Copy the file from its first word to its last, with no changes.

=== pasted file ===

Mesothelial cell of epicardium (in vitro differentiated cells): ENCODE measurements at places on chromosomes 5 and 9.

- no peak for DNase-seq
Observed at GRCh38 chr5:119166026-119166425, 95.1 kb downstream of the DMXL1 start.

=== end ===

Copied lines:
Mesothelial cell of epicardium (in vitro differentiated cells): ENCODE measurements at places on chromosomes 5 and 9.

- no peak for DNase-seq
Observed at GRCh38 chr5:119166026-119166425, 95.1 kb downstream of the DMXL1 start.